New Book Explores PLATO’s Impact on eLearning

By Cait Etherington
October 30, 2017

Although eLearning has rapidly expanded since the mid 1990s, its origins stretch back to the early days of computing. PLATO or Programmed Logic for Automatic Teaching Operations originated in 1959. Now, tech entrepreneur Brian Dear has written a book recounting PLATO’s fascinating yet still under-appreciated history and contribution to eLearning. For anyone interested in the history of technology and especially for anyone interested in the evolution of eLearning, Dear’s book, The Friendly Orange Glow: The Untold History of the PLATO System and the Dawn of Cyberculture, is bound to be a must read.

The History of PLATO

The first known experiment in eLearning was based at the University of Illinois at Urbana-Champaign. In 1959, Daniel Alpert and Don Bitzer created Programmed Logic for Automatic Teaching Operations as part of a Computer-based Education Research Laboratory project. Without personal computers nor anything resembling the Internet, eLearning, in its earliest form, still required users to visit a computer lab on campus.

Early Computer at the University of IllinoisFollowing PLATO’s inception in 1959, developers set about turning their idea into an online educational system. By 1969, the computer, once combined to the University of Illinois camps, had reached students at nearby Springfield High School in Springfield, Illinois. In The Computer in the School, a 1975 book by Justin C. Baker, PLATO’s  goals are summarized as follows: “By far the most extensive computer-based system in this country, the PLATO goal is to connect 4,096 student terminals by means of telephone lines to the large central Control Data Corporation 6000 series computer system. In March of 1974, there were 450 terminals in the PLATO network.”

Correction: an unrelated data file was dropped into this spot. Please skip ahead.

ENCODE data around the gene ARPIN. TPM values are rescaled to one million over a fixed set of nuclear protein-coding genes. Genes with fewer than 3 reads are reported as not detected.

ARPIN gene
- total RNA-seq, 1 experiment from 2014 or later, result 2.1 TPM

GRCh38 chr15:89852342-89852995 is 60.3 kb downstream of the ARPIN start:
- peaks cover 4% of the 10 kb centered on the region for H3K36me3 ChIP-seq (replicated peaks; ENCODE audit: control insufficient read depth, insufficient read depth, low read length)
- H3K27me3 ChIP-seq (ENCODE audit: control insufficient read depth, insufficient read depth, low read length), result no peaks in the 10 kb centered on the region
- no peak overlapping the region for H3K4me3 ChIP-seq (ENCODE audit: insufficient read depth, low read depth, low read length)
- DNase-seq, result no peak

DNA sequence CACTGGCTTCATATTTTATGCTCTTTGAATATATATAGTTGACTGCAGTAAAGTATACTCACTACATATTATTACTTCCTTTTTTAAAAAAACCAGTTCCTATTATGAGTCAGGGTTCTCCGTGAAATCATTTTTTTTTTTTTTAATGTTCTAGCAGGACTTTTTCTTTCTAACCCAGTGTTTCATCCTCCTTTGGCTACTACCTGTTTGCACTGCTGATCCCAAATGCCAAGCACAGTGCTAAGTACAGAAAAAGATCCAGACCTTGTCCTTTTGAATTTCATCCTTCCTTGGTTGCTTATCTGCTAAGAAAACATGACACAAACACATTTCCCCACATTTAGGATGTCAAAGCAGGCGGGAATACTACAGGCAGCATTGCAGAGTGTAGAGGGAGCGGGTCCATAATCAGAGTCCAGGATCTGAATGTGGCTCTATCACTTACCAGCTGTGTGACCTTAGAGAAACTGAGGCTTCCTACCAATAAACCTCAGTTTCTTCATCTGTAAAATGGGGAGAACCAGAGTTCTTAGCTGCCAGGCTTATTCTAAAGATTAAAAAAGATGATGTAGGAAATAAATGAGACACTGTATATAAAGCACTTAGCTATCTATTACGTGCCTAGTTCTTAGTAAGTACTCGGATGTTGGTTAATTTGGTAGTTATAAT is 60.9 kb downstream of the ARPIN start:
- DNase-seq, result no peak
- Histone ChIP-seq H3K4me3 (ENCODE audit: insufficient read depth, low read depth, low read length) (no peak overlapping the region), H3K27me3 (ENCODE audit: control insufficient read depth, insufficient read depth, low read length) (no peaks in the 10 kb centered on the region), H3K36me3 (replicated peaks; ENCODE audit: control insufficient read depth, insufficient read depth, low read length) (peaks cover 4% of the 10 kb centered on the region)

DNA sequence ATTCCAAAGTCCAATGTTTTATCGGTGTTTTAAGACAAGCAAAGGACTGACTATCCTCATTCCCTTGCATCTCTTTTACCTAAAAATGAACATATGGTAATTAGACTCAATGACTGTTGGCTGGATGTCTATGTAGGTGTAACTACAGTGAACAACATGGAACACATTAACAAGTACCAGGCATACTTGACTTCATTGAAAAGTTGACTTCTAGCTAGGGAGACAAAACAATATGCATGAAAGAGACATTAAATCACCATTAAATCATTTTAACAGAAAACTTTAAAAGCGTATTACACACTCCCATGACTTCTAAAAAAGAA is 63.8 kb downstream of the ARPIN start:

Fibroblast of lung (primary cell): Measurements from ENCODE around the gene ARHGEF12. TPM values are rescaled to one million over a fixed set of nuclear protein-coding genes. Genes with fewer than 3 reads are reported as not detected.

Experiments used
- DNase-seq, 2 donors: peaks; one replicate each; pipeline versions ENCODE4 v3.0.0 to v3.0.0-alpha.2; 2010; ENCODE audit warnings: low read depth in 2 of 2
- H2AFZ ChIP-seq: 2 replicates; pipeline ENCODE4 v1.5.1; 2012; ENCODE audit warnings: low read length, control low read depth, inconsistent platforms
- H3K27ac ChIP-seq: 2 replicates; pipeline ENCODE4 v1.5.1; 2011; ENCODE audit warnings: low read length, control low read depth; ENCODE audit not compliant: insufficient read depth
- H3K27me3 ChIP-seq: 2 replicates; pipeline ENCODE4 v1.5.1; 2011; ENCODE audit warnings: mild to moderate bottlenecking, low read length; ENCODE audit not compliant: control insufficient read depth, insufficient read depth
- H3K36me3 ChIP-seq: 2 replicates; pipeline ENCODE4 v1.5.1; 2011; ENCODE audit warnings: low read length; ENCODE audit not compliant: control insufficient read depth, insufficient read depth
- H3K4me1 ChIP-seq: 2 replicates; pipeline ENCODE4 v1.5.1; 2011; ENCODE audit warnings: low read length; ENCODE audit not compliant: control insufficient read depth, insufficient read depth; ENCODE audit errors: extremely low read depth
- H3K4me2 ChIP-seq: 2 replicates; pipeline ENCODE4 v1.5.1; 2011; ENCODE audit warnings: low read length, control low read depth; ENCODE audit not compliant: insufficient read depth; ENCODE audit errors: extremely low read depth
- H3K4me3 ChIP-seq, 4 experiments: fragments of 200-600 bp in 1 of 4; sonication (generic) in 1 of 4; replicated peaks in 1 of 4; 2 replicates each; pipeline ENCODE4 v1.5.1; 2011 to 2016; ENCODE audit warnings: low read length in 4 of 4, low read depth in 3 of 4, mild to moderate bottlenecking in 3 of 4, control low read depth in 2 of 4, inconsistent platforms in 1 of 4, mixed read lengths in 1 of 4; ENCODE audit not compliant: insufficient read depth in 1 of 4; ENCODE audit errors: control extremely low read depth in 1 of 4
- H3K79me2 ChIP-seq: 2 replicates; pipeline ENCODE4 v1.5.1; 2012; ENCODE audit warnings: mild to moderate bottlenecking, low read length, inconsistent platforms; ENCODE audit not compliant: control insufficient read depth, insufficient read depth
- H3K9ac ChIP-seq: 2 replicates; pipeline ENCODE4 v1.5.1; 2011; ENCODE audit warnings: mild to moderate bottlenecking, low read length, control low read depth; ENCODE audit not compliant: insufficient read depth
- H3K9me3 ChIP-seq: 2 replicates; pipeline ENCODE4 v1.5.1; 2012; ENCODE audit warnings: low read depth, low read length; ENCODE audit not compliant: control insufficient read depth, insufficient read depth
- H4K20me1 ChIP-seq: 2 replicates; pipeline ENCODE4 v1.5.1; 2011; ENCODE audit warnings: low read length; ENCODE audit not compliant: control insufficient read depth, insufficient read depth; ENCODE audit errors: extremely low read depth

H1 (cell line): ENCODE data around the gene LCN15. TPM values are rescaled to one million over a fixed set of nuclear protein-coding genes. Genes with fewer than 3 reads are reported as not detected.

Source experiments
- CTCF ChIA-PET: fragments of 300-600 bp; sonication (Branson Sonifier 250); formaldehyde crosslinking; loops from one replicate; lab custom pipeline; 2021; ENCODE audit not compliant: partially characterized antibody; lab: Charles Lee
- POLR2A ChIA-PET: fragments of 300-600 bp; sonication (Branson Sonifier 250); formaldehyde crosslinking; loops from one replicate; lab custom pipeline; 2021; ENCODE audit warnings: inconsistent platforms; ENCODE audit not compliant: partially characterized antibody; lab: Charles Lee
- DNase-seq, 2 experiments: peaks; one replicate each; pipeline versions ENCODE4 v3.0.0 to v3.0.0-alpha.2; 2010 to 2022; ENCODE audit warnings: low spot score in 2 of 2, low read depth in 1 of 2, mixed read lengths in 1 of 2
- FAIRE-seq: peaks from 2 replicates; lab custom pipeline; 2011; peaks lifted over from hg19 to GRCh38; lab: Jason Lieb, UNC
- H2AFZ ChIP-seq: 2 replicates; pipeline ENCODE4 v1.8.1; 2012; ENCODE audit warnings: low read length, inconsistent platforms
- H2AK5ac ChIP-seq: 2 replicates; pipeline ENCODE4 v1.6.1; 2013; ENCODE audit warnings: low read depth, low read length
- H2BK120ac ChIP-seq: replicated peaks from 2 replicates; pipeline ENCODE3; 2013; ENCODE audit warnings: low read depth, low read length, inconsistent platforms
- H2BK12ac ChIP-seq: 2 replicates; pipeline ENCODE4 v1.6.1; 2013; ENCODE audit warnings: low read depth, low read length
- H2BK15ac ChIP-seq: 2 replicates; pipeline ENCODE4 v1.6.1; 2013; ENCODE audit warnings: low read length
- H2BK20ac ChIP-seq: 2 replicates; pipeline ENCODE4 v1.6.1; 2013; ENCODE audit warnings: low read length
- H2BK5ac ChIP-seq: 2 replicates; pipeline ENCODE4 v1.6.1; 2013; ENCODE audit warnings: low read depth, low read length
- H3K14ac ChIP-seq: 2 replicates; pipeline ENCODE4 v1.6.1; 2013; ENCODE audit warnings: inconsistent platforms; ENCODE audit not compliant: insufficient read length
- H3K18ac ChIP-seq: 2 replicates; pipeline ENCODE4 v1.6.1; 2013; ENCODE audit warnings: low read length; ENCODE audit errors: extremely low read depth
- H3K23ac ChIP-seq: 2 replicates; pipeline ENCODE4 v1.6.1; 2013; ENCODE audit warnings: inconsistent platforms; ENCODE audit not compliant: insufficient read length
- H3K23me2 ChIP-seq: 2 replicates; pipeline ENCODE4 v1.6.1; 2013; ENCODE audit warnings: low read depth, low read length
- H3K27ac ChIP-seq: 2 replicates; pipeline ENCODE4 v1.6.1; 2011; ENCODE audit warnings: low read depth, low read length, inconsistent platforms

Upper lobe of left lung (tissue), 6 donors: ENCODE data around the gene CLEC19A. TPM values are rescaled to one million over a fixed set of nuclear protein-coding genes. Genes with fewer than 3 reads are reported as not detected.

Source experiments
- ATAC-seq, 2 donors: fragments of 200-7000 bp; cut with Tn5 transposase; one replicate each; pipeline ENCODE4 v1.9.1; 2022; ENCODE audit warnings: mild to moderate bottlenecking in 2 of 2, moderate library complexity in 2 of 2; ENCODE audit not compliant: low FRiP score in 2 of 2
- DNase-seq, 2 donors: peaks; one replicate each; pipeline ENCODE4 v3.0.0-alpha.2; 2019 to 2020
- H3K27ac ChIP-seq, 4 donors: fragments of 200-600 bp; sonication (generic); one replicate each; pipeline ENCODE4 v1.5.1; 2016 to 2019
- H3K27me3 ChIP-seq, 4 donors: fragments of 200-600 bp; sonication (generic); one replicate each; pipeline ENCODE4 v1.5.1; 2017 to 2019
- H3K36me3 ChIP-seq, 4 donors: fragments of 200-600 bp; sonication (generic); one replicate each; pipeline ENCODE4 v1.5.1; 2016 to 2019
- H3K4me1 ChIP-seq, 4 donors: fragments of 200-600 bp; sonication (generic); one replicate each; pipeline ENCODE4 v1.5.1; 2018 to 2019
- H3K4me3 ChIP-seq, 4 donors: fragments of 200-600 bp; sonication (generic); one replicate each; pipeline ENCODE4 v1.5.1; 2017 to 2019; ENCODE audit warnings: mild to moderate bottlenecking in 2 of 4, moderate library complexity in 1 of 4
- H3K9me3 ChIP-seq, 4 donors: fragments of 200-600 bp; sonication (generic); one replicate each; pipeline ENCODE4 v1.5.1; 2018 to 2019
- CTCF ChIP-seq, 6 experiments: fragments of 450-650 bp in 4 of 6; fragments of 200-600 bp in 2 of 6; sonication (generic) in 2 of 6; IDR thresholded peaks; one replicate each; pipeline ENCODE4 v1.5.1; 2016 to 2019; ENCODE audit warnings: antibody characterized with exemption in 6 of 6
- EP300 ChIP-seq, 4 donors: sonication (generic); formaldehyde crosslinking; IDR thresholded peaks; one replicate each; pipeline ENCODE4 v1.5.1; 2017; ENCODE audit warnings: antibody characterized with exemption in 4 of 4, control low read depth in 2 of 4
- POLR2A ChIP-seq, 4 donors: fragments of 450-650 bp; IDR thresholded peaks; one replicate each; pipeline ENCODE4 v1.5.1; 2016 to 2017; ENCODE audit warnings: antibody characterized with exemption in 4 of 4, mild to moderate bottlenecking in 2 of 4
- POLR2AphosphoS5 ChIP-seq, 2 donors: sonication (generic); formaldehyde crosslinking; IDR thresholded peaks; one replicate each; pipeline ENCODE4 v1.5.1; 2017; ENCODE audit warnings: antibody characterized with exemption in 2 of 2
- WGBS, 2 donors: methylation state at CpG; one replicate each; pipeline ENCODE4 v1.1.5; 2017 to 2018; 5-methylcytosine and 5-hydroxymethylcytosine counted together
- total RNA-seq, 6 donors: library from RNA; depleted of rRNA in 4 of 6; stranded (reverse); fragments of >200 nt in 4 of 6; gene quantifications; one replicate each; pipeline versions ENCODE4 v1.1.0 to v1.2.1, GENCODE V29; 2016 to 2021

By 1980, Programmed Logic for Automatic Teaching Operations had already exceeded its early developers’ expectations: It offered 7,000 hours of instructional material covering more than 150 subject areas with 7000 thousand terminals offering courses in countries around the globe, including Australia, Belgium, France, Israel, Korea, Sweden, Taiwan, the United Kingdom, Canada, and South Africa.

Dear’s book, however, not only delves into the history of PLATO but the excitement that accompanied its development: “As the system grew and evolved, it became, pretty much by accident, the first major online community, in the current sense of the term. In the early 1970s, people lucky enough to be exposed to the system discovered it offered a radically new way of understanding what computers could be used for: computers weren’t just about number-crunching (and delivering individualized instruction), they were about people connecting with people. For many PLATO people who came across PLATO in the 1970s, this was a mind-blowing concept.” In other words, PLATO wasn’t just integral to the rise of eLearning but perhaps more importantly to the rise of online communities and cyberculture.

Praise for The Friendly Orange Glow